“Perfect. If you hold them, I’ll take us out.”
I retrieved the wine glasses from the table and walked carefully across the sand to the lake’s edge, taking deep, slow breaths. A sweat had broken out across my back. I was wearing a swimsuit beneath my cover up, a modest tankini, but I didn’t want to remove it. Wading ankle deep, I attempted to step into the canoe, but it wobbled beneath my foot.
“Whoa.” Wes took me by the elbow and didn’t let go until I was seated at one end, facing the other. “Okay?”
I nodded. Despite the heat, my arms had broken out in goose flesh.
“All right, here we go.” As he rowed us away from shore, the breeze picked up, cooling my face and chest and back.
“Drew and I used to have canoe-tipping contests.”
I snapped my chin down and skewered Wes with a look over the top of my sunglasses. “Don’t even think about it.”
He just grinned, the muscles in his arms and chest and stomach flexing with every stroke of the oars through the water. Momentarily mesmerized, I allowed myself the pleasure of watching him. It was okay if we were both thinking about Drew, wasn’t it?
In fact, it was only natural that I was intrigued by the sight of Wes’s body. He was my husband’s identical twin, for heaven’s sake, and I missed his physical presence in my life. I missed looking at him naked. I missed feeling the weight of him above me. I missed the feeling of being aroused by him, of my body’s responses to his touch, his kiss, his cock.
Deep in my body, the rusty mechanism of arousal creaked to life. My nipples peaked, my stomach hollowed, and something fluttered between my legs.
I sat up straighter, pressed my knees together, and closed my mouth, which I realized had fallen open. Hopefully I hadn’t moaned or anything. After another sip of wine, I turned my head and studied a freighter off in the distance. My heart was beating way too fast.
It’s only natural. It’s only natural.
Wes stopped paddling and set the oars in the bottom of the canoe, their handles resting against the seat in the middle. “We’ll have to bring Abby out here.”
“Definitely.” Did my voice sound normal? “She’ll love it. Here, want this?” I held his wine glass toward him and he reached out to take it. His fingers brushed mine, and I pulled my hand back as if the touch had burned me.
“Thanks.” He tipped the glass up then looked along the shore. “I’d like to find a place on the lake. Maybe not along this stretch of beach, though.”
I caught his meaning and smiled. “A little too close to home?”
“Yeah. But I don’t want to be too far away. I’d like to get a boat too.”
“What kind of boat? Drew always talked about it, but we never quite settled on one.”
“Not sure. Maybe just a little fishing boat, something to ski behind.”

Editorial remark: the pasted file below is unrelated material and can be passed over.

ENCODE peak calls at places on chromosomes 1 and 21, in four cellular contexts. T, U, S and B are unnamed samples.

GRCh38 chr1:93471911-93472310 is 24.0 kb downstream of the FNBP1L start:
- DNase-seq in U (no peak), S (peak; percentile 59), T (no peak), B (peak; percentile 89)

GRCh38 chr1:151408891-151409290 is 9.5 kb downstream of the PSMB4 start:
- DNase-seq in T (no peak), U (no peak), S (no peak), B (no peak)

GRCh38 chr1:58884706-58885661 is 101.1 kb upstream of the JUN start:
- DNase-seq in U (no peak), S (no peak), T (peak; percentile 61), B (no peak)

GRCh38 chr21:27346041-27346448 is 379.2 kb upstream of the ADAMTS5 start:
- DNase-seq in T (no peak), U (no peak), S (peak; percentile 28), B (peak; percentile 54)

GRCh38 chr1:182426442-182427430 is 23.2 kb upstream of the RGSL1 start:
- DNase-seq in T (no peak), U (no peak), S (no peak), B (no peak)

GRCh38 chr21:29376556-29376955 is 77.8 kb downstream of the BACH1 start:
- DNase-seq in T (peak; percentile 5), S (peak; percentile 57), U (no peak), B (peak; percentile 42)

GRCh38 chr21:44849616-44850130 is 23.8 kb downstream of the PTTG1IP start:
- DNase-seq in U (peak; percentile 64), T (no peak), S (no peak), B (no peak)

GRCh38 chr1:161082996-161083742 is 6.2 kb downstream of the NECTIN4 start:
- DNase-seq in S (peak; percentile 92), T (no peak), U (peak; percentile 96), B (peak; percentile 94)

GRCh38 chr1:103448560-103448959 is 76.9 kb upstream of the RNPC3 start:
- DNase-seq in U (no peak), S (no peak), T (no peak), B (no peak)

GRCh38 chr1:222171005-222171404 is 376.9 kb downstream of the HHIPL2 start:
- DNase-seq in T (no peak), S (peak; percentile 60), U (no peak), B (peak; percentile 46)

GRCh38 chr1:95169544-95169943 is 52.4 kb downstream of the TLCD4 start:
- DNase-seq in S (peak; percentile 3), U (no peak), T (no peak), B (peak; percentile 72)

“That sounds fun. Drew loved to ski.”
“We’ll have to teach Abby.”
I laughed. “You, not we. I managed to get up and stay up a few times, but I am not the expert.”
“You can teach her to cook, I’ll teach her to water ski.”
“Deal.” Separate activities seemed like a good idea.
“Breakfast was incredible.”
“Thanks.” I tucked a strand of hair that had escaped my ponytail behind my ear, but the wind blew it right back into my face. “I really like working there. I’m so glad Georgia suggested it to me.”
“How long have you been there?”
“Since spring, when they got busy. I’m not sure what I’ll do this winter when it slows down. I’m dreading it, actually. Abby will be in school full time, and it will just be me at home alone.” This was something else I hadn’t talked about with anyone, how worried I was that the gray skies and cold weather and silent hours would set me spiraling into depression. “I always thought I’d have another baby to take care of, but life saw things differently.”
“You’re still young, Hannah.”
I shook my head. “I’m really not. And I feel even older than I am.” Please don’t go Grief Police on me and tell me I’m being ridiculous, I begged him silently. This isn’t the life I chose. It was handed to me and I’m doing the best I can.
But he didn’t say anything more, just sipped his wine and looked out at the horizon. I was grateful.
“What about you?” I asked. “Think maybe you’ll get married now that you’re back? Have a family? Abby won’t have any siblings so she needs some cousins.”
“That seems to be a popular topic of discussion around here,” Wes said, shaking his head, “but I really have no idea.”
“Small town. We like to know everyone’s business.” I smiled. “Hey, what about CB? I saw your initials carved with hers on the door of the shed. Maybe she’s still around.”
He groaned. “Is that still there? Jesus. That had to be twenty years ago.”
Hugging my knees, I leaned forward. “First love?”
“Not even.” He hesitated, as if he were trying to decide whether to confess something.
“Come on,” I cajoled, carefully reaching out of the canoe, and splashing water toward him. “Tell me. I’ve been spilling my guts for an hour.”
I squealed. “And?”
He cringed. “It’s too embarrassing.”
“Wes, I had a completely humiliating breakdown in front of you last night. I got snot on my arm.”
“This is worse.”
“Get it out. You’ll feel better.”
“Let’s just say it was a very awkward, very fast experience.”
I gasped. “You lost your virginity to her?”
“No. Just my dignity.”
Laughing, I tilted my head back and felt the sun on my face, the wind in my hair, and something like joy in my heart.
It had been a long time.
About the Author
Melanie Harlow likes her martinis dry, her heels high, and her history with the naughty bits left in. Her stories are inspired by a sense of place, an appreciation for the past, and unexpected pleasures in life—especially the romantic kind. She lifts her glass to readers and writers from her home near Detroit, MI, where she lives with her husband and two daughters.